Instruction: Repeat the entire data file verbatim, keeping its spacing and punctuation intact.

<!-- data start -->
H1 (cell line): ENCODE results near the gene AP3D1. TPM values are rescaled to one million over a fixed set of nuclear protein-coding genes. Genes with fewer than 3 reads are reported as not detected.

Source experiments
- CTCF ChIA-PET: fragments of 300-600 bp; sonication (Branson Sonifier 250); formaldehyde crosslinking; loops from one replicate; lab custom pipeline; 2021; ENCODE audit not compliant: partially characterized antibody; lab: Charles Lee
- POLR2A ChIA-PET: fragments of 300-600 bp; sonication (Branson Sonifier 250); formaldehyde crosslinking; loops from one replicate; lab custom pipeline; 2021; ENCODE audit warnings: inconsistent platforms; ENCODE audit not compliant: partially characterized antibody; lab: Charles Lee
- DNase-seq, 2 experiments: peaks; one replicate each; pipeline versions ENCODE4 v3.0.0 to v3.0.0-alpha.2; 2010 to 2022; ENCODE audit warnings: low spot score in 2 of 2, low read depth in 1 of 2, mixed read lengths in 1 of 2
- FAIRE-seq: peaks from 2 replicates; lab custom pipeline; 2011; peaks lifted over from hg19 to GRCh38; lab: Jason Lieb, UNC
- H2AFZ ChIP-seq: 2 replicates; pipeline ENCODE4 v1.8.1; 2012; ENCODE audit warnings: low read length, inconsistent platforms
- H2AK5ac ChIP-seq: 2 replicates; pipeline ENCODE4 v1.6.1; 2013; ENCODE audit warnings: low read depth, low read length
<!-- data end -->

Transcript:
H1 (cell line): ENCODE results near the gene AP3D1. TPM values are rescaled to one million over a fixed set of nuclear protein-coding genes. Genes with fewer than 3 reads are reported as not detected.

Source experiments
- CTCF ChIA-PET: fragments of 300-600 bp; sonication (Branson Sonifier 250); formaldehyde crosslinking; loops from one replicate; lab custom pipeline; 2021; ENCODE audit not compliant: partially characterized antibody; lab: Charles Lee
- POLR2A ChIA-PET: fragments of 300-600 bp; sonication (Branson Sonifier 250); formaldehyde crosslinking; loops from one replicate; lab custom pipeline; 2021; ENCODE audit warnings: inconsistent platforms; ENCODE audit not compliant: partially characterized antibody; lab: Charles Lee
- DNase-seq, 2 experiments: peaks; one replicate each; pipeline versions ENCODE4 v3.0.0 to v3.0.0-alpha.2; 2010 to 2022; ENCODE audit warnings: low spot score in 2 of 2, low read depth in 1 of 2, mixed read lengths in 1 of 2
- FAIRE-seq: peaks from 2 replicates; lab custom pipeline; 2011; peaks lifted over from hg19 to GRCh38; lab: Jason Lieb, UNC
- H2AFZ ChIP-seq: 2 replicates; pipeline ENCODE4 v1.8.1; 2012; ENCODE audit warnings: low read length, inconsistent platforms
- H2AK5ac ChIP-seq: 2 replicates; pipeline ENCODE4 v1.6.1; 2013; ENCODE audit warnings: low read depth, low read length